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Long wait for Asperger’s and Autism diagnosis

Long wait for Maisie Pocock

Long wait for Maisie Pocock

Vulnerable children suspected of having Asperger’s or Autism are being deprived of the specialist help they need because of long waiting times for assessment and diagnosis.

Rachel Pocock from Haywards Heath has been waiting since December for her daughter, Maisie, 7, to be assessed.

There are indications that she may have Asperger’s but until a diagnosis is made, Maisie cannot receive the specialist help that children with this condition need.

Rachel said: “In January, we received a letter advising us that the assessment is unlikely to take place for six months due to the waiting list.

“In March we were advised that Maisie is 14th on the waiting list and is unlikely to be seen until September at the earliest.”

Sussex Community NHS Trust’s Mid Sussex child development team takes the lead for autism assessment and diagnosis and Rachel understands that the wait is so long because a child psychologist carrying out the assessments only works part-time.

Maisie’s father Lee said: “All this has an impact on home life because without a diagnosis we as parents can’t resolve Maisie’s problems. We don’t know what we are dealing with. None of us know if we are tackling her issues in the right way.”

Rachel added: “Maisie does have a learning mentor at school now but when Maisie started school in reception we didn’t know if her difficulty making friends and understanding play was caused by bullying.

“When you go to the school nurse or doctor and you are referred for diagnosis, there is a massive time lapse before you get seen and assessed - it all just takes so long.”

Another parent from Haywards Heath, who did not want to be named, told us: “My son went through multitudes of appointments to find out if he had ‘Asperger’s’ and after that, there was no counselling or respite help.

“My son was given the label ‘Asperger’s’ for limited special needs help at school but it was just a label. He couldn’t cope with school and eventually we took him out and I educated him at home. The onus was on us to find an alternative school and the only one that was suitable was in Bath and we didn’t want him to board.”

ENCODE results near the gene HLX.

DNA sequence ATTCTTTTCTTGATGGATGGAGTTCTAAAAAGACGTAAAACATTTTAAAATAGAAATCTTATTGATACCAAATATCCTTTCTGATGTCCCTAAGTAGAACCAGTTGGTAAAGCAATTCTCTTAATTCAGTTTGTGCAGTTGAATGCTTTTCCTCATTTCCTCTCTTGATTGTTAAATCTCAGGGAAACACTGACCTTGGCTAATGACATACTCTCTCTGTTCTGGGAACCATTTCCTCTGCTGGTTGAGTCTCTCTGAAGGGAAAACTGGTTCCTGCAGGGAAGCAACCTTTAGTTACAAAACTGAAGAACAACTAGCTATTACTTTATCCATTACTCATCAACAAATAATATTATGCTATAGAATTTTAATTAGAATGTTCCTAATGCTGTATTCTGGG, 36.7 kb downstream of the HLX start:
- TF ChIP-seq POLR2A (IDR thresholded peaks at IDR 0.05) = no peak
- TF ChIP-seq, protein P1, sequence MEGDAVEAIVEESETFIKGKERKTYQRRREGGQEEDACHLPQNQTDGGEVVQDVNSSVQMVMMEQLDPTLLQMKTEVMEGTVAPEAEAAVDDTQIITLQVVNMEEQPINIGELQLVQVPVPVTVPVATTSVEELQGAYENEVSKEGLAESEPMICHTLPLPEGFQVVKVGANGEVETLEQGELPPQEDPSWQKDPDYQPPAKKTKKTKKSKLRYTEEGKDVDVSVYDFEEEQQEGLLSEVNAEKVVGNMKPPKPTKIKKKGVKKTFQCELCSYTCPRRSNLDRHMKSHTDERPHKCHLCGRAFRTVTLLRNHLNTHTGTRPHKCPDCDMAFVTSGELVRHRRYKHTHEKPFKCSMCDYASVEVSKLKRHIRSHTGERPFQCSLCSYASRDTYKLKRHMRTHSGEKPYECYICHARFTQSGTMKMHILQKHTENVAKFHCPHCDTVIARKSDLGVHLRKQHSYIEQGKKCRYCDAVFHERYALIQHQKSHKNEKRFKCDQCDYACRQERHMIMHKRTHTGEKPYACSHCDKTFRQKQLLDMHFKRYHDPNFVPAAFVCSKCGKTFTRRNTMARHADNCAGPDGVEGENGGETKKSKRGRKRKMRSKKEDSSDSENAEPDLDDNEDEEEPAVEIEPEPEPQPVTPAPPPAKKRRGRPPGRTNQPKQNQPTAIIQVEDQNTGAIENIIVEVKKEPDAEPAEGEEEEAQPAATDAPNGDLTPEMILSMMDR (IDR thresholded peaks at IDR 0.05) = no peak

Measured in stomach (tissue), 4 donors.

A spokesman for Sussex Community NHS Trust said: “An assessment of a child with developmental and special needs and where an autism spectrum disorder is suspected, is a thorough and detailed process involving the child, their parents, their school and other health and care professionals.

Our assessments will take approximately 15 hours of professional time to complete. This is in line with current National Institute for Health and Clinical Excellence guidance in this area.

Average waiting times for diagnostic assessment nationally are between six to 12 months. In Mid Sussex our average waiting times are between six to seven months.

“Due to patient confidentiality we cannot discuss patients who are currently being assessed. But we urge any patients to talk to us directly about any concerns they may have.”

The spokesman did not explain why the wait is “six to seven months” in this area but the governing body of the Horsham and Mid Sussex Clinical Commissioning Group was told at its last meeting on March 4 that staff recruitment and retention continues to be a problem in mental health service provision.

Becca Randell, the commissioner for Child and Adolescent mental Health Services (CAMHS) locally has been gathering feedback from parents in focus group sessions to look at how mental health services generally can be improved for this age group.

She told the Clinical Commissioning Group’s governing body on March 4 that services were “in a bit of a pickle”, adding: “Parents felt there was a lack of information post referral and no information on what diagnosis means or what happens next, with a flurry of information often followed by long periods of silences.”

Becca has been examining how mental health services in general for young people can be improved so that parents and GPs have clearer guidance on referral, diagnosis and the help available.

In the meantime, the wait goes on for Maisie and other children like her.

 

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